Ricochet News

Bhanga agrees with Maimane that its now time to confront 'white privilege and black poverty'

May 7, 2018
Bhanga agrees with Maimane that its now time to confront 'white privilege and black poverty'

In South Africa the legacy of apartheid continues to determine, who accesses opportunities - that is according to the Democratic Alliance (DA) in the Eastern Cape.

"Apartheid was a system designed to benefit white South Africans and disadvantage black South Africans. The privilege associated with that system lives on and can never be denied or be swept under the carpet," explained Nqaba Bhanga - DA Eastern Cape Provincial Leader.

"I therefore agree with the DA’s Federal Leader, Mmusi Maimane, when he says that the time has come for South Africans to confront 'white privilege and black poverty'.

"The history of South Africa leaves us in no doubt that white people, in the past, had a political, social and economic advantage over black South Africans."

His comments come after reports that the DA leadership was at loggerheads about Maimane's 'white privilege' comments at a Freedom Day rally in Soshanguve in Pretoria, where Maimane reportedly said white privilege and black poverty must be addressed.

Maimane over the weekend took to Twitter to defend his comments saying; "I firmly stand by comments I made on Freedom Day. SA remains deeply unequal, with black SAns locked out of opportunities. We must focus on solving the problem. Liberation of one race is not the enslaving of another - all of us, black & white, must come together to build... The racists from all backgrounds will seek to divide. SA still remains deeply unequal on the basis of race.I won’t pander to the racists, will work with All to ensure that SA belongs to all who live in it Black&White. Let’s dismantle our yesterday& build our tomorrow."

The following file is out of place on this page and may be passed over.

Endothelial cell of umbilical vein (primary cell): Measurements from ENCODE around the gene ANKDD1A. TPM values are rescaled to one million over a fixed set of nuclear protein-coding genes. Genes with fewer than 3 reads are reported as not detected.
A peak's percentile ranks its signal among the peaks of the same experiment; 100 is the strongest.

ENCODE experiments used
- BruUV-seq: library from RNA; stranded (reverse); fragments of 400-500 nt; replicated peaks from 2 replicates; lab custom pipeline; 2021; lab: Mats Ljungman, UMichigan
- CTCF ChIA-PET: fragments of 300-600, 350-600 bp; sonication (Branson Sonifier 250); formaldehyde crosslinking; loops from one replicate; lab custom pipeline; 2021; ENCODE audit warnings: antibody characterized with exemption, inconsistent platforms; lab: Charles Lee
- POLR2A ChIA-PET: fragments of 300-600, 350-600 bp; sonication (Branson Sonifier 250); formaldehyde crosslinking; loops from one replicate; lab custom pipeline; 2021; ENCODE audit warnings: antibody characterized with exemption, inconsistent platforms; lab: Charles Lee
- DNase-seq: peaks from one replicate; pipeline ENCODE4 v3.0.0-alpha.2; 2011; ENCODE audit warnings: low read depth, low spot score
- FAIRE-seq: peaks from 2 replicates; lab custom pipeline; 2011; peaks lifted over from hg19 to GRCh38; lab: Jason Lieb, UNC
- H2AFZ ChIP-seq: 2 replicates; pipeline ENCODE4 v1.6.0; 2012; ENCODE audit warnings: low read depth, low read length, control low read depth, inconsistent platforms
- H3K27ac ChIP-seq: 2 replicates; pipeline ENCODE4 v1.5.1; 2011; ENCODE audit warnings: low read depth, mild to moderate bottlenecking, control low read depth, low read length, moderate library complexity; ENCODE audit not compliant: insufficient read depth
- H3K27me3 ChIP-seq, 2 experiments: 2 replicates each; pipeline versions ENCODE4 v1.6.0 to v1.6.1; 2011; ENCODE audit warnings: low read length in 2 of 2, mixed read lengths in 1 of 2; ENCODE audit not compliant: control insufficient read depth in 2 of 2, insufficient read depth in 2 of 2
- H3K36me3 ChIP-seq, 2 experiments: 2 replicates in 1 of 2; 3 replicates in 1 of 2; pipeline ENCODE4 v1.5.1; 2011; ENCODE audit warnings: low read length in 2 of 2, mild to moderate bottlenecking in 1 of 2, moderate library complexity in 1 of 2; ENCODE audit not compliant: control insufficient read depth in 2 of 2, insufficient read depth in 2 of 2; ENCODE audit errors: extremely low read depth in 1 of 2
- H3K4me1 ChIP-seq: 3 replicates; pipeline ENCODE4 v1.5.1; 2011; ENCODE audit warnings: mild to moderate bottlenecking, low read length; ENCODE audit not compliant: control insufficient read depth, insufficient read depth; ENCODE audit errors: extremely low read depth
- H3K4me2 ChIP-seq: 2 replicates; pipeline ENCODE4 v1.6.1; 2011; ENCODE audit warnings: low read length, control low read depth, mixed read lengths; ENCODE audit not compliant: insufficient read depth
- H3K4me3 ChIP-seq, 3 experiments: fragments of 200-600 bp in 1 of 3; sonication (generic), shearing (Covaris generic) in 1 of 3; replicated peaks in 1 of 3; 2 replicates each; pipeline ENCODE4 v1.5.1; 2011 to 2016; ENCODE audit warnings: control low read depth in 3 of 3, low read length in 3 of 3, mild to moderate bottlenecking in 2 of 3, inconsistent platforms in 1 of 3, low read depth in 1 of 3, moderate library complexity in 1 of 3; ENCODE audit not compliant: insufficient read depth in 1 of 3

Bhanga added that nowhere is this historical imbalance clearer than in the spatial development of the country, "which placed white people in a privileged position and black people in a disadvantaged position".

"After South Africa’s first free and fair democratic election in 1994, the consensus was that these imbalances of the past must be redressed," he described.

"The DA’s position is to redress the imbalances by building a South African society in which individuals can compete in the same space with equal opportunities.

"Unfortunately the current social and economic reality is that access to opportunities is still defined by the haves versus the have nots."